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Recent comments

  • Moretownies
    October 03, 2010 - 18:31

    A unique visitor experience? Outside of downtown, St. John's is probably the ugliest city in Canada. Take a picture of Kenmount Road sometime and show it to someone. The newer parts of your city have horrendous traffic. Want to have a great province? Get rid of this culture where people whine about everything. People complain about George Street, but they want to provide great tourist experiences. It's akin to Austin wanting to get rid of 6th Ave. Newfoundland would be great if you kicked out all of the people who just complain about everything. It also wouldn't kill you guys to plant a few trees, so your city doesn't look so barren and ugly. Anywhere where people have moved in from "around the bays" as you call it is completely devoid of trees or plants. It's ugly.

  • Esron
    October 02, 2010 - 17:39

    @PoliticalWatcher: See, here's the thing... and it is mathematically proven...but not only that, but is common sense... But obviously, no one has that... Amalgamation, will NOT work... it will NEVER work [here], and therefore should be out of people's minds for the next 100 years! You cannot/will not maximize potential by expanding your land mass, with out adequately expanding your tax base with a minimum amount of people to maintain the services required at the proper level. Basically saying, the population has to be far more dense [per person...not mentally - already there] to make certain that the services for the new, expanded land mass can be paid for. If anything, St. John's should be split up [As they continue, unabated to expand with low low density subdivisions] in to the former communities that existed. As each "town" would have control over their tax rate, they can maximize potential by gearing their taxes to the density of the local population to maintain services, meaning all those nice new shiny homes in low density subdivisions would have high taxes, and those in higher density, downtown, would have lower taxes [more people per KM² to pay for services, in a smaller landmass] and would force the lower density areas to bulk up in order to survive. Mount Pearl is a perfect example of this: Boxed in on all sides has forced it to bulk up [as it can't go out] and as a result, affords residents with good services [clean sidewalks anyone?!] for a decent tax rate, and as a result, the city budget is balanced [Unlike St. John's who is sprawlier, and less dense... Despite the higher tax rates.] Stop being a "armchair" Political watcher, get an education, and actually study this issue, instead of being a Torontonian in attitude. P.S. ... It work soooooo well there too... [Side note, one of the CAPTCHAs I got had the word "Róna"... How, pray-tell can most anglo keyboards type that?! Mine can - it's custom built... but Joe Blows can't...]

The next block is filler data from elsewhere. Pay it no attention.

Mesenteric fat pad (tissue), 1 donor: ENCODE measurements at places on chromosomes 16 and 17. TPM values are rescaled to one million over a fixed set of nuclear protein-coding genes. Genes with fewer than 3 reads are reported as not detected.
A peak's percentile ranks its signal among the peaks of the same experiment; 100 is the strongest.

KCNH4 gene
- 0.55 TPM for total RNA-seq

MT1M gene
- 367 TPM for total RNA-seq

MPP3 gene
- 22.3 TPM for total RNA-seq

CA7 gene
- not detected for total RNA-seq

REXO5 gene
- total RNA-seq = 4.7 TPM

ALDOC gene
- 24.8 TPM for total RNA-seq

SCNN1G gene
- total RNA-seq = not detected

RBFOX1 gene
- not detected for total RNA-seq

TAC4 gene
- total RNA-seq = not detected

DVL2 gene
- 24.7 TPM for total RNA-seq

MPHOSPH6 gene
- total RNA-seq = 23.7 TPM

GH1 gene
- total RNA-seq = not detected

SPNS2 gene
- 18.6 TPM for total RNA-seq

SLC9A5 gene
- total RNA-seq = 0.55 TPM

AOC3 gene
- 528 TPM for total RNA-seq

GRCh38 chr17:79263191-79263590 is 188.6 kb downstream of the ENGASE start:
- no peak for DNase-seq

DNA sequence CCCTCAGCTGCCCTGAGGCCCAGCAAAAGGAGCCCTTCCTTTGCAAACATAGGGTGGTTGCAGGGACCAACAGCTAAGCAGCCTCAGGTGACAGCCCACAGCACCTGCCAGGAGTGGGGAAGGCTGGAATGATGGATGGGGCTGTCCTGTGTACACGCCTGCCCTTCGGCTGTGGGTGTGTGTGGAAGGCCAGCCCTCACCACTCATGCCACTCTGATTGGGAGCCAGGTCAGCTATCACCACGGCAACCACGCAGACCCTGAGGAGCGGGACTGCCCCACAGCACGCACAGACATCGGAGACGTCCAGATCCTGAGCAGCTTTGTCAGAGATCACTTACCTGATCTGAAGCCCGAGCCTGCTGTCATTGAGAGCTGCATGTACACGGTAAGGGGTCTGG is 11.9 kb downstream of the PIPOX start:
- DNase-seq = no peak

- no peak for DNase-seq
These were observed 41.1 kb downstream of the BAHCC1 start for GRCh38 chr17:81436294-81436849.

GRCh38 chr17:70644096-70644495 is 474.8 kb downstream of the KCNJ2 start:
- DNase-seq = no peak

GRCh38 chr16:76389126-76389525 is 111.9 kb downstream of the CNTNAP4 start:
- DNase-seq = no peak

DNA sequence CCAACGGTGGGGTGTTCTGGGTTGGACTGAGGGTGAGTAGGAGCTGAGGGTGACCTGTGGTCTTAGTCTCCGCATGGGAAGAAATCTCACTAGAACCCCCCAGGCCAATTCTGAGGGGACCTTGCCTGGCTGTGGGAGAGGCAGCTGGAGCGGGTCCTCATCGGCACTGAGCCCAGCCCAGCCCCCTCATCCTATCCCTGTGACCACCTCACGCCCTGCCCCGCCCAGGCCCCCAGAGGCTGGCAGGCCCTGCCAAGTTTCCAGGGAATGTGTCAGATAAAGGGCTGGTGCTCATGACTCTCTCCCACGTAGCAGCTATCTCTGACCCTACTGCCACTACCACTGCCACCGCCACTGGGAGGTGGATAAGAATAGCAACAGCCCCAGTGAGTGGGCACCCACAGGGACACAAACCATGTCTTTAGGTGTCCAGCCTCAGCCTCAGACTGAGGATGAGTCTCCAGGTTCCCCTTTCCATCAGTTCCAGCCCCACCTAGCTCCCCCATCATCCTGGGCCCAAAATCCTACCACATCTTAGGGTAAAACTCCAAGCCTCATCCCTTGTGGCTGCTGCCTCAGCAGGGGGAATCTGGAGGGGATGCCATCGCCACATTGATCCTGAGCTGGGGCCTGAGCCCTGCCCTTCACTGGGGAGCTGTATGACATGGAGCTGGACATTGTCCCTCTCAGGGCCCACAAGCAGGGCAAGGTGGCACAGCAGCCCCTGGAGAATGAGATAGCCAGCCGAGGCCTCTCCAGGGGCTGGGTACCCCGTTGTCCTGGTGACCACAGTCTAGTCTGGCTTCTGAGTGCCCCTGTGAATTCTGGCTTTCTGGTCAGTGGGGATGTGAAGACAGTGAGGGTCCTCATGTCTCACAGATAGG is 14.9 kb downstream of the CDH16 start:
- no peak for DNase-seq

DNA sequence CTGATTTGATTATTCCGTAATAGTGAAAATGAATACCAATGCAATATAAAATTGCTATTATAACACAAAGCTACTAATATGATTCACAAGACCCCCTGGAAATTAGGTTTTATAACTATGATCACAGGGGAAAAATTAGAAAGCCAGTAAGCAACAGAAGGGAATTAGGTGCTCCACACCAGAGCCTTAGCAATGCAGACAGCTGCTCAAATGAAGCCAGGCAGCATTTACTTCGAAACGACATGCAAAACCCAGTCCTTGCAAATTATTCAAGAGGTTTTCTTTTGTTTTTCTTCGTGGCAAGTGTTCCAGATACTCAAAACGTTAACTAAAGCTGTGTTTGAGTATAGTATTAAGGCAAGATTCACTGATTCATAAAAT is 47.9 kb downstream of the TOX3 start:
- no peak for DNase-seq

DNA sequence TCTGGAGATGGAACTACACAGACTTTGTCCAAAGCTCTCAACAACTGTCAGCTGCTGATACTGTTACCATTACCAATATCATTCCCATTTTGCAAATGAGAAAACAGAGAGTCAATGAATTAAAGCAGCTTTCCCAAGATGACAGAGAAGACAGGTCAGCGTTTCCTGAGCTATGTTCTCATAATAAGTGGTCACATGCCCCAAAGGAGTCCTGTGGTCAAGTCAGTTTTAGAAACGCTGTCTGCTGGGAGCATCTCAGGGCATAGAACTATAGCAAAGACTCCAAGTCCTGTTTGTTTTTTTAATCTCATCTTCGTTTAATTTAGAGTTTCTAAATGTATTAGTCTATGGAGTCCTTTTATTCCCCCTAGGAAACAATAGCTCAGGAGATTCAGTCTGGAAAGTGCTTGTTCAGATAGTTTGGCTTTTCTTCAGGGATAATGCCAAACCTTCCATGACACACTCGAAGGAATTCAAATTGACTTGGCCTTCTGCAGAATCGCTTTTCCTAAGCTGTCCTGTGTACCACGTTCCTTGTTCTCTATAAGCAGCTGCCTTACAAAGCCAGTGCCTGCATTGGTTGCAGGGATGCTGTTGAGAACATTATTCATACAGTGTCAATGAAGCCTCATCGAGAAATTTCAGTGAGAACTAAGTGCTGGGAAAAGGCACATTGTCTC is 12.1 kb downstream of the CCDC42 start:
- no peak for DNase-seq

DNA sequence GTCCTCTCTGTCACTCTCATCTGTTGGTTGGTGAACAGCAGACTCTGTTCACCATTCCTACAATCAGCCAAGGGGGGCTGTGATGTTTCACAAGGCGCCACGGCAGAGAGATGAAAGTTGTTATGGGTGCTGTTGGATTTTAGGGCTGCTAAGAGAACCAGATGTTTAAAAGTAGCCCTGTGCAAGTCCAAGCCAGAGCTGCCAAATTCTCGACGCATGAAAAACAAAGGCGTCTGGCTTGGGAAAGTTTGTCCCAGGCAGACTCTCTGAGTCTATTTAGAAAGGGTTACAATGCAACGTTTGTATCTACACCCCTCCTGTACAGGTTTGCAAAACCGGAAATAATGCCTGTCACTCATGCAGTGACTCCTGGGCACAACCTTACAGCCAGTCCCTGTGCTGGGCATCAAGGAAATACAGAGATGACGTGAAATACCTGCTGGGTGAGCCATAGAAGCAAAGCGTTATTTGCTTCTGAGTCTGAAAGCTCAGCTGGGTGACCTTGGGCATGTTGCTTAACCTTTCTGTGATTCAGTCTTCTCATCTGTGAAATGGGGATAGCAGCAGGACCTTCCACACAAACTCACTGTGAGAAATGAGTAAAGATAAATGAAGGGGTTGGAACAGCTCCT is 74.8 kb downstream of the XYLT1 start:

• Political Watcher
    September 30, 2010 - 07:21

    The Northeast Avalon will not realize its true potential until amalgamation is done. Mount Pearl is taking full advantage of their free ride off St. John's back. They aren't even serious in their efforts; just go over the past year of Council minutes and just look at where they travel too and what for; you will find items and conferences that will have no relevance on Mount Pearl of the Province, just a free holiday on the taxpayer. They have no major infrastructure responsibilities as St. John's handles all this on their behalf. There has been a mass exodus of senior staff over the past year which must speak to the leadership in the Town Hall; why leave now? If the Premier needs any one reason for amalgamation it is the Gushue Highway debacle; Simms and company are holding their reidents and the Avalon hostage by not contributing to the road. The media should request the traffic count study which was completed on Commonwealth and just look at the benefit to Mount Pearl onec the Gushue highway is completed; they will see a 75% reduction in traffic on this road; now I am no genious but with such a large reduction in traffic one would expect the maintenance costs to drop as well.